Your company is growing by leaps and bounds — but will it still be in five years? For “What Happens to Gazelles?” a trio of researchers, including Simon Parker of the University of Western Ontario, investigated whether certain management strategies are associated with sustained growth. To do so, they interviewed the CEOs of 121 independent, mid-sized firms that had grown quickly over four years. Then, they tracked the firms’ performance over five more years.
They found that many of the companies that continued to grow did a few of the same things right:
1. They had leveraged a single dominant product rather than diversifying (likely reflecting the risk of new-product development)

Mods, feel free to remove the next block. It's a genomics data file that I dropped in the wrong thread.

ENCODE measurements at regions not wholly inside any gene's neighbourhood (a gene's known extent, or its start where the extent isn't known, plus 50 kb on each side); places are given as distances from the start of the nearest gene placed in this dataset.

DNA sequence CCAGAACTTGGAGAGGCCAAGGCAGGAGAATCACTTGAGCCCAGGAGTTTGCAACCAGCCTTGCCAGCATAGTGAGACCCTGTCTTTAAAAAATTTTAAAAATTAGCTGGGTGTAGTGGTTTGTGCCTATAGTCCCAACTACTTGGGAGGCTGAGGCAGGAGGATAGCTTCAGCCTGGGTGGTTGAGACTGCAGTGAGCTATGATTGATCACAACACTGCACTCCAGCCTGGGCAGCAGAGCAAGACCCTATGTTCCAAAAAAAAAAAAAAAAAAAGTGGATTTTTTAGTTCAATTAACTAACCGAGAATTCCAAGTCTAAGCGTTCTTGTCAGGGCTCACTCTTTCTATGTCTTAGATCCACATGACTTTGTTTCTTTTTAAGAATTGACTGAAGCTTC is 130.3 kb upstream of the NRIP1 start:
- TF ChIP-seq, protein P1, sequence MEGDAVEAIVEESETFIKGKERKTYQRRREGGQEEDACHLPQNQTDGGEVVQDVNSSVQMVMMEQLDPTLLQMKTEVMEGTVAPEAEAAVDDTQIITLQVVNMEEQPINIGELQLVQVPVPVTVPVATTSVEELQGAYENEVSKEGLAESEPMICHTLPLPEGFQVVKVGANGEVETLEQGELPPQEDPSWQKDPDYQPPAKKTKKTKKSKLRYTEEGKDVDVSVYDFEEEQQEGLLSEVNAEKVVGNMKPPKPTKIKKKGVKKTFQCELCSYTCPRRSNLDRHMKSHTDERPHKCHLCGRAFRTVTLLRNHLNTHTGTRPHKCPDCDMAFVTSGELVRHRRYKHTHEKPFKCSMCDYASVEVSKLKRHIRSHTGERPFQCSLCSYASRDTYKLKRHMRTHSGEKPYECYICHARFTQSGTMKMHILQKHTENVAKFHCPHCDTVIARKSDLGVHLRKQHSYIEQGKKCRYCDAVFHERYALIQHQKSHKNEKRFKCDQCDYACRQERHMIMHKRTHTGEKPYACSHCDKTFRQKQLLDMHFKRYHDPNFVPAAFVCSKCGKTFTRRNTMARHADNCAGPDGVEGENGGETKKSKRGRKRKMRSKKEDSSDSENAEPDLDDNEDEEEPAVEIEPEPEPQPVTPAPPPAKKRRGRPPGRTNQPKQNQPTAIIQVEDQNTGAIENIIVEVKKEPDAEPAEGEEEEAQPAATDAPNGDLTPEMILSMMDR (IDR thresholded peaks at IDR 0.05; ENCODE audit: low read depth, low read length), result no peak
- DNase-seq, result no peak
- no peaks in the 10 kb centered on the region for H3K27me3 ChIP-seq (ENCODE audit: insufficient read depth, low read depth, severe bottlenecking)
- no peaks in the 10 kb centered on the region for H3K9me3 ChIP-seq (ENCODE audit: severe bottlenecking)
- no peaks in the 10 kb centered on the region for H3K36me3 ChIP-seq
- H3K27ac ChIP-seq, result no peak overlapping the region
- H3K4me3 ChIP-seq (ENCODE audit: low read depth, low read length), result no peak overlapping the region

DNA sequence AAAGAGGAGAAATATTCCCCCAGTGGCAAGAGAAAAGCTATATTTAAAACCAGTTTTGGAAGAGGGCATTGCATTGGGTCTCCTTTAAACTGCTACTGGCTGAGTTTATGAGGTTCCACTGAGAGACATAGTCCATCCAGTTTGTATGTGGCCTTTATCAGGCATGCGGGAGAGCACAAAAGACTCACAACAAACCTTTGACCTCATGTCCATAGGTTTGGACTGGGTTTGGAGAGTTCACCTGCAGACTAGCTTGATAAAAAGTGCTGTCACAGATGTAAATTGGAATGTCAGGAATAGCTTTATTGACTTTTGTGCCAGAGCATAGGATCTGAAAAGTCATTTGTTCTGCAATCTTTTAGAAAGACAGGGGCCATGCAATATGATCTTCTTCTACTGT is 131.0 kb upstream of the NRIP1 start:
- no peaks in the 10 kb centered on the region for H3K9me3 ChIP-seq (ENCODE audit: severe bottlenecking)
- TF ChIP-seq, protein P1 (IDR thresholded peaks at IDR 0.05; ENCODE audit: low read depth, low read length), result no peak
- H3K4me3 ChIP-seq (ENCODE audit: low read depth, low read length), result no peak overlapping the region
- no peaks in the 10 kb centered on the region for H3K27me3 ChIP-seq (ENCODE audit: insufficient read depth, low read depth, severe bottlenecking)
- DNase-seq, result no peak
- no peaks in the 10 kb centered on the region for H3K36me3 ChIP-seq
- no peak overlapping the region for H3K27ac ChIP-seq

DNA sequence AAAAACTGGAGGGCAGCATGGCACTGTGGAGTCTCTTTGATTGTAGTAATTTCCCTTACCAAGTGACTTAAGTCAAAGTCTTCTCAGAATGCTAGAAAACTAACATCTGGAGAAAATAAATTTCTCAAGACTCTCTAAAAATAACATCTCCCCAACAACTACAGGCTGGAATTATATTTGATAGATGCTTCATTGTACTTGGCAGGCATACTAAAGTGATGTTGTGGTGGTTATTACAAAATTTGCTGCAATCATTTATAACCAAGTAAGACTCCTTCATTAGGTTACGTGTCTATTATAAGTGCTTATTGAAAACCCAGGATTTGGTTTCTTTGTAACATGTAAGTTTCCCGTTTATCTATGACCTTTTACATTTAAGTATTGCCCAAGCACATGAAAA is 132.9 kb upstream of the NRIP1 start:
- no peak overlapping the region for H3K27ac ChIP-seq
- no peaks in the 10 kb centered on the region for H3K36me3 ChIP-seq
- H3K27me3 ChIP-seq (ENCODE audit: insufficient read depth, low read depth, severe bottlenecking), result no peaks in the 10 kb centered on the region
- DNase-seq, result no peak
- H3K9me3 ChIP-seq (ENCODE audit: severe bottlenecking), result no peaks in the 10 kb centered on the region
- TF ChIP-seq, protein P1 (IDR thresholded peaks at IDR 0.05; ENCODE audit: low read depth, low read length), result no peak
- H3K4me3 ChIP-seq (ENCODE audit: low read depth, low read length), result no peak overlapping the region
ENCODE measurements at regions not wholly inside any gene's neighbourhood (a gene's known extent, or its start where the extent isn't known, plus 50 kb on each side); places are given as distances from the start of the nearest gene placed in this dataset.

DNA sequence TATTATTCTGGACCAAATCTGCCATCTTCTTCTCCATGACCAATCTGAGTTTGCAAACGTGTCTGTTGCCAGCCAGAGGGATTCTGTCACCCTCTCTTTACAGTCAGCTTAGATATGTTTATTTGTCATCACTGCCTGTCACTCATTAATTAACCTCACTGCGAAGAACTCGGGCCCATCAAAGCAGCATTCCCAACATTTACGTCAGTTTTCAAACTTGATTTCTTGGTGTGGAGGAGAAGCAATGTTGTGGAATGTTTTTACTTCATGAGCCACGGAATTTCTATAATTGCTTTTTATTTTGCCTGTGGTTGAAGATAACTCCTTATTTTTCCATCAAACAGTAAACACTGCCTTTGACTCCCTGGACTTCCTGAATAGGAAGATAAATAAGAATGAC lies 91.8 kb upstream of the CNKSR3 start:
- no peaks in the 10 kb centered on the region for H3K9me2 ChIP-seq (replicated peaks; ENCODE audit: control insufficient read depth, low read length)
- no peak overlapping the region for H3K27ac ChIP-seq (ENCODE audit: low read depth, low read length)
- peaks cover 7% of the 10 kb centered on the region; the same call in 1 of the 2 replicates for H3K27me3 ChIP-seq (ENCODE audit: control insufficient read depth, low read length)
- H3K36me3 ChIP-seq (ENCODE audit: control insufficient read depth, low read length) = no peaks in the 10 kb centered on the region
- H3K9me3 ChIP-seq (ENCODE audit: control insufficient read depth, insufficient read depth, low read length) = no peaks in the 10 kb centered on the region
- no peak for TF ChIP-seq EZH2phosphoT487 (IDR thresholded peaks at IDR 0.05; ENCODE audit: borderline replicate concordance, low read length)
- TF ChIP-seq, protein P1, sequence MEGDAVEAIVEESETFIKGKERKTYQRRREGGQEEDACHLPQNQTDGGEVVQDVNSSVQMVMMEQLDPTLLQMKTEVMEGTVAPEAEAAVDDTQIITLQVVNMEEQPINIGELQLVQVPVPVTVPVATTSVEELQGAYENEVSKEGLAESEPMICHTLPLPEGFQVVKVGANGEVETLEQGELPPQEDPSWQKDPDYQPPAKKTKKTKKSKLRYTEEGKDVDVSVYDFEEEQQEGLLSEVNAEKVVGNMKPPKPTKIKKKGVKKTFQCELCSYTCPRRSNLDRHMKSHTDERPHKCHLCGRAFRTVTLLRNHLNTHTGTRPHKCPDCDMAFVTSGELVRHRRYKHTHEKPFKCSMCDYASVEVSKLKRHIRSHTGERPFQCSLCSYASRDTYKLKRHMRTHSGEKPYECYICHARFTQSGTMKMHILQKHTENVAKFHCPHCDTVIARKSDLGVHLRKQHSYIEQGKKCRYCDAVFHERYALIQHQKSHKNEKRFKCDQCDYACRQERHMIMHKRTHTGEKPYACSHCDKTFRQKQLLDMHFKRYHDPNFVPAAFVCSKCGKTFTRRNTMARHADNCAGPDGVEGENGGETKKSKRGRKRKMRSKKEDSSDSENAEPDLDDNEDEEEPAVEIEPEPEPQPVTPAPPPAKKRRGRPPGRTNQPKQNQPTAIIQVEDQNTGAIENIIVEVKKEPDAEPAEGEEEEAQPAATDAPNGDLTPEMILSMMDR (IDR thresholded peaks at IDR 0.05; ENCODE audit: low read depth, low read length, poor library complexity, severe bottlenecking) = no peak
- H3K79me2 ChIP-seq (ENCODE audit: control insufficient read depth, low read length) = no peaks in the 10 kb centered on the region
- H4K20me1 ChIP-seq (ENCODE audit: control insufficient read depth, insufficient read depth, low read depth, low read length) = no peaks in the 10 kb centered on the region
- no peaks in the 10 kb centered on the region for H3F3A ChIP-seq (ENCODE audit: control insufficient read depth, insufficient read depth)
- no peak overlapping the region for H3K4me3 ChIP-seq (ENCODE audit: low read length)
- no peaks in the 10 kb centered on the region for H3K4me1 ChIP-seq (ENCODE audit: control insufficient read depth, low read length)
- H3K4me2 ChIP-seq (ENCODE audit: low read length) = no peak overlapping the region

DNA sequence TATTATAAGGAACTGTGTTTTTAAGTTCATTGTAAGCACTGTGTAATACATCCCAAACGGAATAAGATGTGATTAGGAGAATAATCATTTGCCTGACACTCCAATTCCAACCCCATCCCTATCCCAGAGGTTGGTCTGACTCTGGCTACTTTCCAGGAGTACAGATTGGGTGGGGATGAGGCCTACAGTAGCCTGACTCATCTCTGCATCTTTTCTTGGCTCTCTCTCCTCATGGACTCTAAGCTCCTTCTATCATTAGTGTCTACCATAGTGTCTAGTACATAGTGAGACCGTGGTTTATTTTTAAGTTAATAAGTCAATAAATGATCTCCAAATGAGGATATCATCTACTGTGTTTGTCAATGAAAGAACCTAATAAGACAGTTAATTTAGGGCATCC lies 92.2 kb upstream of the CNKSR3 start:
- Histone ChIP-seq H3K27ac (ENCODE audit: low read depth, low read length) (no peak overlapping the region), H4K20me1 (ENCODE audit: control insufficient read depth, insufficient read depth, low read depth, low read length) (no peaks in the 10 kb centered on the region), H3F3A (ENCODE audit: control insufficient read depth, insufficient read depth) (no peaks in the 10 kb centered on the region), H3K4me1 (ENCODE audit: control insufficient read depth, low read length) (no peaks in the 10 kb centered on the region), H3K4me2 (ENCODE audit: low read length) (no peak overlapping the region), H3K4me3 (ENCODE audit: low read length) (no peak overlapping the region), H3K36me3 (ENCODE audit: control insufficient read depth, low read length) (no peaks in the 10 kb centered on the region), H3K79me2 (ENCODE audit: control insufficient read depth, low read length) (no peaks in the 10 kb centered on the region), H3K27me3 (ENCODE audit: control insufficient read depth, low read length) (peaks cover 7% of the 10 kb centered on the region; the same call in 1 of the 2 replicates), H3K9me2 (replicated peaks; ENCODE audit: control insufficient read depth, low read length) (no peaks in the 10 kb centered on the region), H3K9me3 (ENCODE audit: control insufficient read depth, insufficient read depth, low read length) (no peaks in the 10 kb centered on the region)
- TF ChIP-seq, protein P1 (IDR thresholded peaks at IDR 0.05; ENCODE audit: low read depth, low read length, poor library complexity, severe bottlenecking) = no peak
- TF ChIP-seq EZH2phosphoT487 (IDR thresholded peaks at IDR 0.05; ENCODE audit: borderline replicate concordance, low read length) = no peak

2. They didn’t rely on customer complaints as a basis of quality control; and did not sell shares to employees. (The authors admit that further research would be necessary to understand the last finding.)
3. The most powerful conclusion: “Firms are unlikely to be successful if they attempt to draw lessons from observing growth in one period and applying these lessons routinely at a different point in time.” In other words, today’s best practices probably won’t work tomorrow.